That bad experience can harm your business, but I do think you're throwing the baby out with the bathwater. There's still a lot of long-term benefit in exploring delegation in a positive way. 

I’m a control freak

Maybe you class yourself as a control freak. And I have spoken to lots of salon owners in the past who wear the badge of control freak with pride.

“Oh I couldn't possibly delegate - I’m a control freak”

They brag as though it's a great thing and by accepting it and owning it we no longer need to do any work in that direction.

And of course everyone likes to feel that they're in control.  But we can be in control and delegate too - we're not talking about abdication but controlled delegation.

I can’t afford it

Or maybe you feel that you can't afford to delegate just yet? Perhaps you feel that there isn't enough spare money in the business.  Firstly, I want you to appreciate, even if you're a solopreneur, that you already have a team.

You have a team that surrounds the business and helps you with tasks that you wouldn't want to carry out yourself.

  • I'm assuming you don't keep your takings in a biscuit tin underneath your bed: you've delegated looking after your money to a bank.
  • You may also have a bookkeeper or an accountant.
  • Maybe you've got a web guy who takes care of your website

And I'll bet if you think about it, you can also think of examples of places outside work where you already delegate.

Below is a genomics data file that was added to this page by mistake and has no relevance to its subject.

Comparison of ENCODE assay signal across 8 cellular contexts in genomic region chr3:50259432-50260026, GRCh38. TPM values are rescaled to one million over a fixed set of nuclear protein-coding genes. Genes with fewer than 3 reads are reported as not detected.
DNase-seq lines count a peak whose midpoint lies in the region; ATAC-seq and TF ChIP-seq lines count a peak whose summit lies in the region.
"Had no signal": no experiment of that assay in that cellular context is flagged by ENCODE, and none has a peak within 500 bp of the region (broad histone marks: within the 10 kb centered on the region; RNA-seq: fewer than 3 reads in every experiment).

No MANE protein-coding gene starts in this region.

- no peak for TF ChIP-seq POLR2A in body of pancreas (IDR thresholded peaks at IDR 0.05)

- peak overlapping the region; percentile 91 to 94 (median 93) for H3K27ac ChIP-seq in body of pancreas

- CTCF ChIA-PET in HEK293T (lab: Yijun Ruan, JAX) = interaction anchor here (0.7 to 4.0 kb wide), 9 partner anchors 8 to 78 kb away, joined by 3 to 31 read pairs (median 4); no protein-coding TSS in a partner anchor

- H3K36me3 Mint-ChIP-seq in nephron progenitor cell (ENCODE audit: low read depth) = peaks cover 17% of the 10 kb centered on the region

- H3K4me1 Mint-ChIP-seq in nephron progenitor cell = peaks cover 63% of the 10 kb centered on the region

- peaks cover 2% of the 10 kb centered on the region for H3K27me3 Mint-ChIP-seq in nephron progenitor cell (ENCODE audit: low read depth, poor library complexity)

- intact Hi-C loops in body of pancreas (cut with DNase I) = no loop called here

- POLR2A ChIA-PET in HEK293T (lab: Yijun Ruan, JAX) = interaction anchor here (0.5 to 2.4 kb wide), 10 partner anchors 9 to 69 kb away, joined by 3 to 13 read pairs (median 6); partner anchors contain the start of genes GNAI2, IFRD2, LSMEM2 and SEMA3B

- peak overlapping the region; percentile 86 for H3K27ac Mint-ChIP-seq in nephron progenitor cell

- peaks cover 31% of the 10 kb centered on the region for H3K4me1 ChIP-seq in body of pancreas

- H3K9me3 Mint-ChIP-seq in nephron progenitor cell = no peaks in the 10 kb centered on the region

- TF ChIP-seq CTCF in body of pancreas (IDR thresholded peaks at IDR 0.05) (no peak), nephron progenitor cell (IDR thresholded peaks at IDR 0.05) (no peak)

• Maybe you get groceries delivered - you've delegated that task of walking around a supermarket to somebody else.
  • Perhaps you've got pets, and you've delegated the task of walking your dog or grooming your pets to somebody else.
  • Maybe you delegate some aspect of your housekeeping to a cleaner
  • Or perhaps you delegate some aspects of your parenting through help with childcare.

There is no need to be afraid! You're already delegating tasks in many areas of your life - now we need to find examples of how that can support you in your business growth as well.

Is it time to delegate?

This is where many a salon business coach goes wrong. They push people through this process far too fast. People who uncomfortable with delegation in terms of cost or before before they really feel that they are ready to do it. And actually rather than keeping control and reducing overwhelm, the opposite happens. They feel out of control and as though they are throwing money in directions that they don't really understand. 

Take the temperature of your life. I want you to look at how many hours you work now in a normal week. Don't forget to add on any hours of work you take home for evening s and weekends. 

Then let's look at how many hours you actually want to work. Maybe you're okay with that work-life balance where is at the moment. Perhps you'd be happy with that for the next 10 years - and that's just fine! I'm not here to judge you I'm not here to tell you what your goals ought to be.

But if there's a difference? If the number of hours you're working is higher than the number of hours you want to work? Delegation could be a really useful place to start.

How busy are you?

I also want you to look at the hours that you're spending in the salon. Caluclate as a percentage how many of those hours are actually utilised - how many of those are actually committed to revenue generating activity.

I would suggest that if you are less than 80% utilised on an average week, then it's probably not time for you to be delegating just yet. You've probably got the time in your week to carry out your tasks.